KILBRONEY

From The Story of Belfast by Mary Lowry (circa 1913)

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ABOUT one mile distant from Rostrevor lies the ancient graveyard of Kilbroney. These lonely little burial-places are frequently met with in quiet out-of-the-way corners. An atmosphere of rest seems to dwell in the seclusion of "God's Acre," and some of them are full of a holy solemnity. I recall the rugged hill-side of the graveyard at Dunluce where Don Alonzo De Leyva and 260 of his men were buried, when the unfortunate "Gerona" was dashed to pieces at Port-na-Spania, the old cemetery at Bonamargy, and the one at Knockladye, where the three Princesses lie buried. These all live in memory—beautiful in their loneliness, but they lie on a desolate bare hill-side. Each has its own story and each has a distinct beauty of its own.

The gem of all I have ever seen is at Kilbroney. It lies on the southern slope of a hill that goes down to the river. Oak trees, pines, and larch grow in great luxuriance, and the sun shines through their foliage with golden light, and the grass is greener at Kilbroney than any other place I ever saw. The old church has been in ruins for centuries and when it was built no one can tell, but the ruins are of great antiquity. It is uncertain whether the church was dedicated to St. Bruno or took its name from the wood where the broneys or fairies used to live in the good old times. However, it has been in ruins for so long that an oak tree eighty feet high has grown out of the wall, and another out of the floor. The building is very small, as the oldest churches in Ireland were always small, some majestic yew trees flourish near the ancient walls, and the tower is a mass of ivy. Kilbroney had a famous bell called "Clogh-ban," the "white bell," which was known all over the country. When invasion threatened once in the old turbulent times and danger came very near, the precious bell was carefully hidden and safely kept. The danger passed, and, in later years when the new generation wanted the bell, it could not be found. Those who had hidden it had kept the secret so well that when they died it remained a secret still. It became a proverb in the country and people used to say in sceptical tones, "It will happen when Kilbroney bell rings again."

A great many years passed away, so many that the acorns which dropped into a cleft in the wall, and through the broken roof, had time to grow into trees before the bell rang again. One night a terrific storm raged over Kilbroney, and through the pauses when the wind seemed to wait to gather strength for a more violent blast, there was distinctly heard the full, clear sound of a bell ringing. All through that awful night it rang, and when morning came and the storm was over, it was still heard in tones—now high—now low—but full of music. The frightened people came near. There in the ancient tower was the famous bell. It had never been anywhere else, for the old monks had built it in with stones, and no one had ever thought of looking for it there. As years passed away, the tower was covered with ivy and the clinging tendrils had held the stones together until the storm had swept the ivy away, and, when the stones fell down, the bell was once more free to swing to and fro, as it had done hundreds of years before. It was removed from the roofless ruined building and was placed in the new chapel, where it is used every Sunday morning as the altar bell. About the year 1810, three very old candlesticks were found in the ruins, where they must have lain for some centuries—brass candlesticks connected at the sides and bottom. The one in the centre had an inscription, on one was carved a cross, and on the other a hand. But the most curious part of all was that in each candlestick was a piece of wood, wrapped round with wool which had been oiled. The wood was perfectly sound, was easily ignited and retentive of flame, and they were probably used as a substitute for wax tapers before candles were invented, and had evidently been altar lights. Candles were not invented until 1300, so these old candlesticks must have been of very ancient date.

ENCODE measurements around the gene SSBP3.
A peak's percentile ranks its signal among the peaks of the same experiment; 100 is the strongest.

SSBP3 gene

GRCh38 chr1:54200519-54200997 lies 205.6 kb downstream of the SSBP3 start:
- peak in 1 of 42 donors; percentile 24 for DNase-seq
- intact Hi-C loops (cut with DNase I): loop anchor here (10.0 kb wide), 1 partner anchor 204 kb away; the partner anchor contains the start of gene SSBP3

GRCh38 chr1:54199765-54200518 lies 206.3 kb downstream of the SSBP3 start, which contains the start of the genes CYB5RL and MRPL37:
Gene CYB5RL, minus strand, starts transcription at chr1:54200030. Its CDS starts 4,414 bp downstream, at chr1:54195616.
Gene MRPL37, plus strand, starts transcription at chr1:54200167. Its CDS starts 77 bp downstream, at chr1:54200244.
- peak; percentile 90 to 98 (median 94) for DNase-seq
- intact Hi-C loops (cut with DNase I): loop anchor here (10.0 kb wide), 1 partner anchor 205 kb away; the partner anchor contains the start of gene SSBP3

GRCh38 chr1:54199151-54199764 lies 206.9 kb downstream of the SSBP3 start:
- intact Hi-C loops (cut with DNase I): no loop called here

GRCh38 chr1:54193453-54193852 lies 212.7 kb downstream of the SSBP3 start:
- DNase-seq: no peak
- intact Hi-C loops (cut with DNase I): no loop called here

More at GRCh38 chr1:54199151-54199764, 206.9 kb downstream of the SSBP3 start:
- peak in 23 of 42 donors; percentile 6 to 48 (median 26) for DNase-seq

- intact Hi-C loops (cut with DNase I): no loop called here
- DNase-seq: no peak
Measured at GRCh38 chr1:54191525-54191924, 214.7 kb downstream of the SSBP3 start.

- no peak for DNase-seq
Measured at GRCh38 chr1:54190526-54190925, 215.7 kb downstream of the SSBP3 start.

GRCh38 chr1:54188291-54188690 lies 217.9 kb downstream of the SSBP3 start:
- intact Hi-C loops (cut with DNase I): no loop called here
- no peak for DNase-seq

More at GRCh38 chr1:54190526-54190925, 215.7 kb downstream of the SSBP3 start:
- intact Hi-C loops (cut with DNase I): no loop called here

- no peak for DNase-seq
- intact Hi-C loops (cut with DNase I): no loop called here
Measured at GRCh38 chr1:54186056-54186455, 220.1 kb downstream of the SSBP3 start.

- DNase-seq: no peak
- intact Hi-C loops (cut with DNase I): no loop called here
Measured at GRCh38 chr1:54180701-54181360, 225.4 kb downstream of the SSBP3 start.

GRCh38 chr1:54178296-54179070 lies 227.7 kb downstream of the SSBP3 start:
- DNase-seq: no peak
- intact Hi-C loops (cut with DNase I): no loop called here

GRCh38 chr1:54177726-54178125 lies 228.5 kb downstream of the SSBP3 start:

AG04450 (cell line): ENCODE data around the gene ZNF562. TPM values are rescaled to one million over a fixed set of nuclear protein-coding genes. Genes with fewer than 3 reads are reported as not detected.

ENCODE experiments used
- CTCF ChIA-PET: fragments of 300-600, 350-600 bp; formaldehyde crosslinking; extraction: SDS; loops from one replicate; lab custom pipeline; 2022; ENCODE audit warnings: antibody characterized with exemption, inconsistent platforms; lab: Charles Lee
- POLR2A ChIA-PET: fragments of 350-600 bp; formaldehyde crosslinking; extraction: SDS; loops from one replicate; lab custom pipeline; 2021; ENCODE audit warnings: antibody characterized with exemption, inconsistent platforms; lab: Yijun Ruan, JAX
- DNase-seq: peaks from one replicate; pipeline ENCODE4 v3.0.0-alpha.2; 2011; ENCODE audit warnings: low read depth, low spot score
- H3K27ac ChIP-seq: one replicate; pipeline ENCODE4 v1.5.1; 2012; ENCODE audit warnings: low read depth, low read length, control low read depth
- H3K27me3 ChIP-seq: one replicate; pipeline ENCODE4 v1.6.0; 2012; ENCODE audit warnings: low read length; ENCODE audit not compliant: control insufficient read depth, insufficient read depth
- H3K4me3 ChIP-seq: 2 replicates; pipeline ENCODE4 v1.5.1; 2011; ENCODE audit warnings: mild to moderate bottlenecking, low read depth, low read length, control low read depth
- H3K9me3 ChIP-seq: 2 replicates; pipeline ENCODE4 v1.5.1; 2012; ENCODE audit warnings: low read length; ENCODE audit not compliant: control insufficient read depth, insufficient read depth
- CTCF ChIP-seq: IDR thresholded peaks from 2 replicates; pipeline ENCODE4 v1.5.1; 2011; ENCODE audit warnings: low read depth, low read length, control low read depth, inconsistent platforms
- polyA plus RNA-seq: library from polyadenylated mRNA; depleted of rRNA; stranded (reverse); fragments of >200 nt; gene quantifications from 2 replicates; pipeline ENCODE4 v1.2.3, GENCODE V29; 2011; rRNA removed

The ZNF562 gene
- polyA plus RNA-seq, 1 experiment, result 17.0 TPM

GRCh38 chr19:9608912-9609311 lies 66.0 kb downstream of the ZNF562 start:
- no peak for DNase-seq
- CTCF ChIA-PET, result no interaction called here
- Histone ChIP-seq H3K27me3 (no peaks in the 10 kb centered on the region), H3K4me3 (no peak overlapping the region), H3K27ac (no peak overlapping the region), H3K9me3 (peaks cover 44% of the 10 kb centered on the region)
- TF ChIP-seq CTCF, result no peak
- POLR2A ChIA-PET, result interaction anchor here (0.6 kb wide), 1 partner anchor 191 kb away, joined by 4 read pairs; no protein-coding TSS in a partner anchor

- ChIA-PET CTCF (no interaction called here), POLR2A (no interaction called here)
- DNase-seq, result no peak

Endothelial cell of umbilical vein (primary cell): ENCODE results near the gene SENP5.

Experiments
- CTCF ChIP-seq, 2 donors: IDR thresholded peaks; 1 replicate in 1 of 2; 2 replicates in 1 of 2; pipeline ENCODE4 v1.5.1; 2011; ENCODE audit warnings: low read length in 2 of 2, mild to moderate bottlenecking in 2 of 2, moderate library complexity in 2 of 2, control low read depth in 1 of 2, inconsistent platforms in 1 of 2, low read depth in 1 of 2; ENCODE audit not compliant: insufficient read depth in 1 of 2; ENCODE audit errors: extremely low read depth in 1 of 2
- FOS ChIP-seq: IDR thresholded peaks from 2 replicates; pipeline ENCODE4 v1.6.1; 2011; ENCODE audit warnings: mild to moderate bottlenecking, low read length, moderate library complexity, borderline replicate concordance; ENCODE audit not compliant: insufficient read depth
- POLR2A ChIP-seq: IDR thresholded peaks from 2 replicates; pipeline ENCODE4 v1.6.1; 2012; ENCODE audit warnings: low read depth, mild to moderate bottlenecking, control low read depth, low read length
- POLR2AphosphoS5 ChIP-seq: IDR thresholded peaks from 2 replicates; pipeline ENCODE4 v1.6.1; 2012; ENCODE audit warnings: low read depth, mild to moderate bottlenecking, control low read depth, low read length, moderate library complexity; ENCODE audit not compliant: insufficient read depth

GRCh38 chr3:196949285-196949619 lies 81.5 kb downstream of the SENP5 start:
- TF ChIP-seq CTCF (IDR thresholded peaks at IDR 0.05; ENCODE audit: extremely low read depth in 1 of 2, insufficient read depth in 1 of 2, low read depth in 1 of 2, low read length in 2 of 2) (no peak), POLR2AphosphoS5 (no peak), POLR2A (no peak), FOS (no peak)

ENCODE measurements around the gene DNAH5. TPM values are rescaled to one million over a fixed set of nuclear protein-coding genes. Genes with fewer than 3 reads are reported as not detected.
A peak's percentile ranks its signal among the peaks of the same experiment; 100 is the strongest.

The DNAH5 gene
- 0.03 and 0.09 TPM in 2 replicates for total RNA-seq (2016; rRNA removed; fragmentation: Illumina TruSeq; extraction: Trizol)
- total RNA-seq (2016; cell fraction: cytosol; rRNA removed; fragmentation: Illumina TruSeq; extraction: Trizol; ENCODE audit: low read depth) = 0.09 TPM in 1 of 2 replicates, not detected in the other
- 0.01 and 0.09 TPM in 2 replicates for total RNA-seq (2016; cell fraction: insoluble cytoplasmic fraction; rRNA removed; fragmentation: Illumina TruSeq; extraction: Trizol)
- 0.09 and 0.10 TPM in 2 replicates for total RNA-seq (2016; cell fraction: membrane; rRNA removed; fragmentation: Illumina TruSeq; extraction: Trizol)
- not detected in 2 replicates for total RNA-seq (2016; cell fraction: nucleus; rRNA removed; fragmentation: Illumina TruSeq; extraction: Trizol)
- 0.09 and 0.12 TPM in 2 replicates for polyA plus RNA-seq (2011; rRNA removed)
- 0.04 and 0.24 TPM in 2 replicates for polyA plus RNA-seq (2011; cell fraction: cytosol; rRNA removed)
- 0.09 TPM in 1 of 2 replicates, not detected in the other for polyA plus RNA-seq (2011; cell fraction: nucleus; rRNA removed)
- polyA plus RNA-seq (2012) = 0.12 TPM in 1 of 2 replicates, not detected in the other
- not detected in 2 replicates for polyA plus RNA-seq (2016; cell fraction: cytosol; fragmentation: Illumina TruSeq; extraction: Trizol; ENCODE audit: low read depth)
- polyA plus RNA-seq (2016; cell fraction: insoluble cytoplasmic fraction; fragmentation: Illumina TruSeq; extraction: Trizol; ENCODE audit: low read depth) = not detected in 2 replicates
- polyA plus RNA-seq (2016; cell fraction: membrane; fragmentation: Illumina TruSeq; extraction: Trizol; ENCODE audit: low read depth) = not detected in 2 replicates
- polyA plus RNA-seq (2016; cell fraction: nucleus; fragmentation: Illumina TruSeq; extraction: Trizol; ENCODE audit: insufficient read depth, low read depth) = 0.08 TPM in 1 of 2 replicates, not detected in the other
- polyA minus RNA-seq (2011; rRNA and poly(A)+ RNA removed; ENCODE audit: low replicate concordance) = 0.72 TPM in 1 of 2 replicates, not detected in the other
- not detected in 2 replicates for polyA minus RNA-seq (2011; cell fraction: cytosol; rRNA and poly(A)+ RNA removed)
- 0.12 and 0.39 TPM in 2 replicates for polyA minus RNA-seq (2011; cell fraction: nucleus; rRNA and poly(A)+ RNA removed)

A spacious cave was found, containing broken urns which were filled with calcined human bones and ashes. Cremation is a very old fashion revived.

There was also at one time a chalybeate spring, but it fell into disuse long since. A holy well was under the shade of a majestic ash tree, and it was once a favourite place of pilgrimage, but it too has only the memory of departed days.

Some very curious tombstones are in the graveyard, and one stone figure of a child has a strange history. The last Irish giant lies buried here, and an epitaph is on his headstone. In all the land one could not find a lovelier spot than the old peaceful graveyard of Kilbroney.

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